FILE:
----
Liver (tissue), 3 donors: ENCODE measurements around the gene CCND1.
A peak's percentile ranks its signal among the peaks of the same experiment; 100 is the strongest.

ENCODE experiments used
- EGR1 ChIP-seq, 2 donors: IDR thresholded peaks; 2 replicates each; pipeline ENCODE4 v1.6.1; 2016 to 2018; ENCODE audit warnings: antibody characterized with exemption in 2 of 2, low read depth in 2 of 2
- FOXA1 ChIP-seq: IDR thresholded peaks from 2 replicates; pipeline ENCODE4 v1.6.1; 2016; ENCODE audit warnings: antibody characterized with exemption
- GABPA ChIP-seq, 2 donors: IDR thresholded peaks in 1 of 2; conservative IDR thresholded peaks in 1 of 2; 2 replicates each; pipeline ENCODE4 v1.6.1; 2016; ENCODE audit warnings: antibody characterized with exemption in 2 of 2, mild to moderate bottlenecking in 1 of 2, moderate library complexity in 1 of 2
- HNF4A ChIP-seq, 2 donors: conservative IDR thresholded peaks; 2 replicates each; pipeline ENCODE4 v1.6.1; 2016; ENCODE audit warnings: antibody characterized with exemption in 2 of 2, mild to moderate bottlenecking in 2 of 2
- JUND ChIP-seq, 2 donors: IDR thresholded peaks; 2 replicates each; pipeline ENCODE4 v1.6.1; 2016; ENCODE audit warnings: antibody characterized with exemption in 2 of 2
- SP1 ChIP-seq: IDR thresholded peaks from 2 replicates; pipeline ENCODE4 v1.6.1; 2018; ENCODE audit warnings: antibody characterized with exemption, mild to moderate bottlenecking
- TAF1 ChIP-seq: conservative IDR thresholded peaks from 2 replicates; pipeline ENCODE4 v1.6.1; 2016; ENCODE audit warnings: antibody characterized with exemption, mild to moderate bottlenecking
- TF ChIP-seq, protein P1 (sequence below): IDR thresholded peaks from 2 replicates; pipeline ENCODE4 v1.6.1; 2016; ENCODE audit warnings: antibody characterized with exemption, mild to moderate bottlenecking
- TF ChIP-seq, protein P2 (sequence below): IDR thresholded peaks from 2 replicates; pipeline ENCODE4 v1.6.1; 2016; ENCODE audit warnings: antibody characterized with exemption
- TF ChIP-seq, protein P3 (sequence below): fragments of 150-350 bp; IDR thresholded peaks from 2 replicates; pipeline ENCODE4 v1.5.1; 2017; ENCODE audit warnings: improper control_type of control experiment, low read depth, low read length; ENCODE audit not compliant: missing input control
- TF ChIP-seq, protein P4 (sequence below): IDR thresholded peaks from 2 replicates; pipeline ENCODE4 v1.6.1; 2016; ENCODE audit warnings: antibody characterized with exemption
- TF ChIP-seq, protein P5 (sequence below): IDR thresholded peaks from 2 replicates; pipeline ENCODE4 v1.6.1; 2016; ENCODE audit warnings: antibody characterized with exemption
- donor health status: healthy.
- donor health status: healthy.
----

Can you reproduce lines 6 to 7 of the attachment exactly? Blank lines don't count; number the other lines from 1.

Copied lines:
- GABPA ChIP-seq, 2 donors: IDR thresholded peaks in 1 of 2; conservative IDR thresholded peaks in 1 of 2; 2 replicates each; pipeline ENCODE4 v1.6.1; 2016; ENCODE audit warnings: antibody characterized with exemption in 2 of 2, mild to moderate bottlenecking in 1 of 2, moderate library complexity in 1 of 2
- HNF4A ChIP-seq, 2 donors: conservative IDR thresholded peaks; 2 replicates each; pipeline ENCODE4 v1.6.1; 2016; ENCODE audit warnings: antibody characterized with exemption in 2 of 2, mild to moderate bottlenecking in 2 of 2